And yet, mankind's constant pursuit of more and more wealth is such that we are now having a profound effect upon so many aspects of life that we are, assuredly, if perhaps sometimes, unconsciously threatening our own survival. I am a born optimist, yet further news that bird-life in France is in rapid decline with as many as a third of some species having been lost during the course of the last fifteen years, is alarming news. Furthermore, it is concluded that the increasing use of pesticides by French farmers has wiped out 80 per cent of the flying insects which are absolutely vital to the welfare of so many of those birds. Such figures are also a cause of further alarm for those insects are the vital pollinators, which play a pivotal role in the very fabric of life.

It occurs to me that many of the migrant birds we are currently expecting to arrive during the forthcoming days and weeks, actually travel through France. Thus the findings of French ecologists, who have produced these rather alarming figures, may indeed have an impact upon British migrants returning from Africa. As yet, apart from that short burst of blackcap music heard a week or two ago, I have not thus far either seen or heard any sign of incoming migrants, although I understand a handful of ospreys has arrived. So far, there has been no sign of them here.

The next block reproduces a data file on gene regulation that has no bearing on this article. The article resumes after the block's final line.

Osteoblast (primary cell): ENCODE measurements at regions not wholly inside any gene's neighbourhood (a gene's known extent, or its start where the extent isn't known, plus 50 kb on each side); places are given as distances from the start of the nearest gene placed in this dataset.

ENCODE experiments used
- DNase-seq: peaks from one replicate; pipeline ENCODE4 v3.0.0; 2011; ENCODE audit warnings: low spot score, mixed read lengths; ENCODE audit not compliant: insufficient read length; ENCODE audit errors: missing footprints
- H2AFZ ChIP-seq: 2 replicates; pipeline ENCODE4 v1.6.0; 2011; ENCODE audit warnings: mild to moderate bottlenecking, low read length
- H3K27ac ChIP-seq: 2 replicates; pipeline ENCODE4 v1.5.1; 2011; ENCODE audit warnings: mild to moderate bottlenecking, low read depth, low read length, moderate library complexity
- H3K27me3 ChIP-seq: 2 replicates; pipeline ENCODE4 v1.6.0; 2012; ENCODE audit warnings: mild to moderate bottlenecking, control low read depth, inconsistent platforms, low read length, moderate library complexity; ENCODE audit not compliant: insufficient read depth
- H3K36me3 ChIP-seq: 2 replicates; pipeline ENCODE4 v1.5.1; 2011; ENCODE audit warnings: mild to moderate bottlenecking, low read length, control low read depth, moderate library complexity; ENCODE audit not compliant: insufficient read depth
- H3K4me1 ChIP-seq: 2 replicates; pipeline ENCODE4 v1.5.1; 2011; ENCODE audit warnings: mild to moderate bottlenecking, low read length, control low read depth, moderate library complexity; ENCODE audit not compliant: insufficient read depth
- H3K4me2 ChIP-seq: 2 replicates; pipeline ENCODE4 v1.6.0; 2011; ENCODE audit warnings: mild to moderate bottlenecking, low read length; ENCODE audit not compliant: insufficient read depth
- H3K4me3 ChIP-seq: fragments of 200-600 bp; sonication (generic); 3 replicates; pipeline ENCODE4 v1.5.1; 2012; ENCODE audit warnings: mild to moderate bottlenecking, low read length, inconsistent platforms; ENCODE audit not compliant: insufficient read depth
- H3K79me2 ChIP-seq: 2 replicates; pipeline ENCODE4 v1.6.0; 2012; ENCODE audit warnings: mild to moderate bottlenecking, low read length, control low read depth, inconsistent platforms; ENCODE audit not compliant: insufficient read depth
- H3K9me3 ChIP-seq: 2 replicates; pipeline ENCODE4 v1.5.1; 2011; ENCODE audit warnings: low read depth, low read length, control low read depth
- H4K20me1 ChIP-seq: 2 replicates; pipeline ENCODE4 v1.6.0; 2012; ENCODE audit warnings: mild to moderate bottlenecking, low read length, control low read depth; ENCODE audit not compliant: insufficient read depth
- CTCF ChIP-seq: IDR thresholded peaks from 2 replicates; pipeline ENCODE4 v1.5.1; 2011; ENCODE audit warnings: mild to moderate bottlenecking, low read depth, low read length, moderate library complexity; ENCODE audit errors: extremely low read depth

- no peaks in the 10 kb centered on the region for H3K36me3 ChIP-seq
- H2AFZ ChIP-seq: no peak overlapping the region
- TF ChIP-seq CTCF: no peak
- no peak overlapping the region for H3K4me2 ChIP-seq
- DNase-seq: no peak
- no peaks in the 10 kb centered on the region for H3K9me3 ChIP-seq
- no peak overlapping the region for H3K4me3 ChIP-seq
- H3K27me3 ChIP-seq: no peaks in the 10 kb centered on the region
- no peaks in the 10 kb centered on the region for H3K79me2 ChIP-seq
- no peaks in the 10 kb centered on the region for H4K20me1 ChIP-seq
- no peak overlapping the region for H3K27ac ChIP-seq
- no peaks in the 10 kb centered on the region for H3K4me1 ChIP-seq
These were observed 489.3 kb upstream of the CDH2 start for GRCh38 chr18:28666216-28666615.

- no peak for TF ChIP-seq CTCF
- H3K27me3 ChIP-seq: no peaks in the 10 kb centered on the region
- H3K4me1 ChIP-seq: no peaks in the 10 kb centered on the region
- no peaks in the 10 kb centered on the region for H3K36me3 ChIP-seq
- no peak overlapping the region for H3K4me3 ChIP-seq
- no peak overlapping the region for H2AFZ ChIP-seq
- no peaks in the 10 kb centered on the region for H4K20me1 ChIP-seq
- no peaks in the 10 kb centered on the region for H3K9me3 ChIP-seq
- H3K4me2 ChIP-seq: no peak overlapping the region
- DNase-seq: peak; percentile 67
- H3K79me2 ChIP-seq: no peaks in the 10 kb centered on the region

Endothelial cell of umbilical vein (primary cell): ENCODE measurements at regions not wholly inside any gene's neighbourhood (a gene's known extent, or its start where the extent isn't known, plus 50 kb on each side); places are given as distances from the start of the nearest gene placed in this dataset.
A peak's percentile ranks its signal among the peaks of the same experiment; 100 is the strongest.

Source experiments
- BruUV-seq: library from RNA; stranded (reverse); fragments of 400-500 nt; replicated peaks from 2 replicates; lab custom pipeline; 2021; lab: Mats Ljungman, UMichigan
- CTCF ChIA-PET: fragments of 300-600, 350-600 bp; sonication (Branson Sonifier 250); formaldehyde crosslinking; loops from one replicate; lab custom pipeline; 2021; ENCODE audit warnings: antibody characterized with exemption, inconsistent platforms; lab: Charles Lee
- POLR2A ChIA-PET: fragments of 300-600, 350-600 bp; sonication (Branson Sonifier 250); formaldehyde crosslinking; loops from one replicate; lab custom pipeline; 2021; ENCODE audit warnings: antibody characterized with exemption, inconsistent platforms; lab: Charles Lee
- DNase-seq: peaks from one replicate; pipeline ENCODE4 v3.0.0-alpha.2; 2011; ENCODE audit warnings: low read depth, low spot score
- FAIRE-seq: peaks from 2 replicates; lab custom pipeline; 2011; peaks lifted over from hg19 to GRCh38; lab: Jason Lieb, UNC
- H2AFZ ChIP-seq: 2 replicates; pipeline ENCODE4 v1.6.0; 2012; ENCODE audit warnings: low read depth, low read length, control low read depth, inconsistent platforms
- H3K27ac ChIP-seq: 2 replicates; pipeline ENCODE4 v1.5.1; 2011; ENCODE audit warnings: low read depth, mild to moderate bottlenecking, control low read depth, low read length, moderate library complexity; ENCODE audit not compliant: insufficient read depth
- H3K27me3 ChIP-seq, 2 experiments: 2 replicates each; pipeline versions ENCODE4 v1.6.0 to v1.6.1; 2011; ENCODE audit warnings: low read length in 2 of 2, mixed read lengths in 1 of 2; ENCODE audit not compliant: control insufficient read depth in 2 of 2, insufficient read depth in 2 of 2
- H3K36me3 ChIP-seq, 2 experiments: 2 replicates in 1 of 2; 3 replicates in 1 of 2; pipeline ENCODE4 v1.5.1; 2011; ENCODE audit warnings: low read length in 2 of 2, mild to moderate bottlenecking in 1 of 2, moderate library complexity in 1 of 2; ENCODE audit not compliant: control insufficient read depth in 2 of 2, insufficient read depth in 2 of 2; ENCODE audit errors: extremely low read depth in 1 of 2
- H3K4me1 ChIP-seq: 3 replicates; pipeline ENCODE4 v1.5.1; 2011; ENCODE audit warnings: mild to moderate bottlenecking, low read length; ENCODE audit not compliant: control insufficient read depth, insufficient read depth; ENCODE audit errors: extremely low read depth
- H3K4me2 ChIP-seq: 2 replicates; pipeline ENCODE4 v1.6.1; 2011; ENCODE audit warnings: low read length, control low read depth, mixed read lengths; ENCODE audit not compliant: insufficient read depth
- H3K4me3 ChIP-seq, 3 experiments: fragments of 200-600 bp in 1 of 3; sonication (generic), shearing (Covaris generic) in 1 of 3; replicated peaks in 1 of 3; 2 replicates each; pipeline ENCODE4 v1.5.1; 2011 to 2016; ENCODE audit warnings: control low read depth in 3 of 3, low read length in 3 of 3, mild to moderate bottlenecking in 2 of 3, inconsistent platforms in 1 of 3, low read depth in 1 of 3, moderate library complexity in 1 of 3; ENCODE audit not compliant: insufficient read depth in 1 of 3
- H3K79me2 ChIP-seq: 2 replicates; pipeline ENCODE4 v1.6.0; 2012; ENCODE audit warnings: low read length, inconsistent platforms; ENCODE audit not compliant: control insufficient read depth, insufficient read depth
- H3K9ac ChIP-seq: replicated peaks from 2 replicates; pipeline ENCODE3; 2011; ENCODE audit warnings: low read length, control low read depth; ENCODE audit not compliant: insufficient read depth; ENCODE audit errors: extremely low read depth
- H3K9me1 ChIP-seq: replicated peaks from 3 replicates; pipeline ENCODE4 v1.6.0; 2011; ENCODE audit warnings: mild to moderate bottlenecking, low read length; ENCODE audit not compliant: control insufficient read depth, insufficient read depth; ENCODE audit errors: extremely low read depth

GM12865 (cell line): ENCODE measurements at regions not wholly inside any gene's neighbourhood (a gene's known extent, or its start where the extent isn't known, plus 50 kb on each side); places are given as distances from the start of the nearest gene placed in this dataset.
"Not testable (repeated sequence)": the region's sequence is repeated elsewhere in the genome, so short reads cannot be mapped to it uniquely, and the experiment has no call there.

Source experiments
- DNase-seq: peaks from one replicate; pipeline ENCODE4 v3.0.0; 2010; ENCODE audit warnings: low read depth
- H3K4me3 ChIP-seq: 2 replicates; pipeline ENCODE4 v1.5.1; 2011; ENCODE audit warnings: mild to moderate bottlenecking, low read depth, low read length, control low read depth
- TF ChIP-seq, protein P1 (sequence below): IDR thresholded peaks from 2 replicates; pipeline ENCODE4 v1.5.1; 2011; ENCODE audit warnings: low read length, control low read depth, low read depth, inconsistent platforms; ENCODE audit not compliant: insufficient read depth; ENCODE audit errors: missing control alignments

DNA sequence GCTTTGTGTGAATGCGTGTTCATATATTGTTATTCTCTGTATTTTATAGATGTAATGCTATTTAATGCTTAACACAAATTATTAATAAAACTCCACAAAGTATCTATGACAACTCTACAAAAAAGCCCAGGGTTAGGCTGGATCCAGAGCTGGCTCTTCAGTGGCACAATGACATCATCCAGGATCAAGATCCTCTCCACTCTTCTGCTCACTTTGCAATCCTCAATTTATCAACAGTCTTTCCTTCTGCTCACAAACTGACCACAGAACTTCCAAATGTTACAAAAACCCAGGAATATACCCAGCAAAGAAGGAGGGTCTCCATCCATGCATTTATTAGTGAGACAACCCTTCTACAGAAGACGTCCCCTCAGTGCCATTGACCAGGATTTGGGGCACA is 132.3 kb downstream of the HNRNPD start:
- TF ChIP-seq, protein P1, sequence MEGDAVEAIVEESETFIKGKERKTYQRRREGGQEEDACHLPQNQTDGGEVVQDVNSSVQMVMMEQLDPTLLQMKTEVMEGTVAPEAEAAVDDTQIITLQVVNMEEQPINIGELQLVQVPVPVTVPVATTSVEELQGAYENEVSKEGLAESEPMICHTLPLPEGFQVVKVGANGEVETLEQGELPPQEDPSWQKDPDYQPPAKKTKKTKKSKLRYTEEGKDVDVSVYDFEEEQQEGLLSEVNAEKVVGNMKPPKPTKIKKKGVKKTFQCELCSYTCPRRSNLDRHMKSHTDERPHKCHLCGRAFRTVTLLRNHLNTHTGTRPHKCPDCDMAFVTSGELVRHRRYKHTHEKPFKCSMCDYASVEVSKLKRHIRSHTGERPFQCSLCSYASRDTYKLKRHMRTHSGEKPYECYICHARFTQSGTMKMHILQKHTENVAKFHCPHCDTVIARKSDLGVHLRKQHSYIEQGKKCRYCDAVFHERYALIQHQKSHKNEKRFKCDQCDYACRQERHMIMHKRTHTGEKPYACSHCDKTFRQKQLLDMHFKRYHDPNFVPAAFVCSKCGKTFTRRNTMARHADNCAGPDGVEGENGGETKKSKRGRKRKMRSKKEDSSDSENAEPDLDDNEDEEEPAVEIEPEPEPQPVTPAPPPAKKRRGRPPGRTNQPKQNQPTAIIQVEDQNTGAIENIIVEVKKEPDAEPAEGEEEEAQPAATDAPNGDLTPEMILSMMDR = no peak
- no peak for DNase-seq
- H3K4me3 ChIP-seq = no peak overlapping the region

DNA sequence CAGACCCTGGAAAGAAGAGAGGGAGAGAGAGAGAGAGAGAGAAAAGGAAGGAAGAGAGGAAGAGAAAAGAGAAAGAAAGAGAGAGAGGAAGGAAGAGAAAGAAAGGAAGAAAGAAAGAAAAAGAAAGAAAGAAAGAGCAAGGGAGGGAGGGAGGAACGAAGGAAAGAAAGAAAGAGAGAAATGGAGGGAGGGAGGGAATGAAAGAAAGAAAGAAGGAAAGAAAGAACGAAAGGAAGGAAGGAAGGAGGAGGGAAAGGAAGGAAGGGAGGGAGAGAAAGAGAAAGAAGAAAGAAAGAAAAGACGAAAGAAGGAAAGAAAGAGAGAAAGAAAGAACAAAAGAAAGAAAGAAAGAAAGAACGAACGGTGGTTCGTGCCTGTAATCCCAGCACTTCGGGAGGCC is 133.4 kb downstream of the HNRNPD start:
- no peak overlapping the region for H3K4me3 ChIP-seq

What with the hostile weather conditions so far causing the arrival of spring to be extremely fitful, as well as these concerns about the effects of the use in agriculture of pesticides and repeated warnings about global warming, it is easy to feel deep concern. Nevertheless, there are reasons to feel some optimism. Each succeeding day bears witness to the growing chorus of bird-song, chaffinches are in full voice, chuntering away with increasing enthusiasm and in particular I am hearing plenty of the repeating lyrics of song thrushes.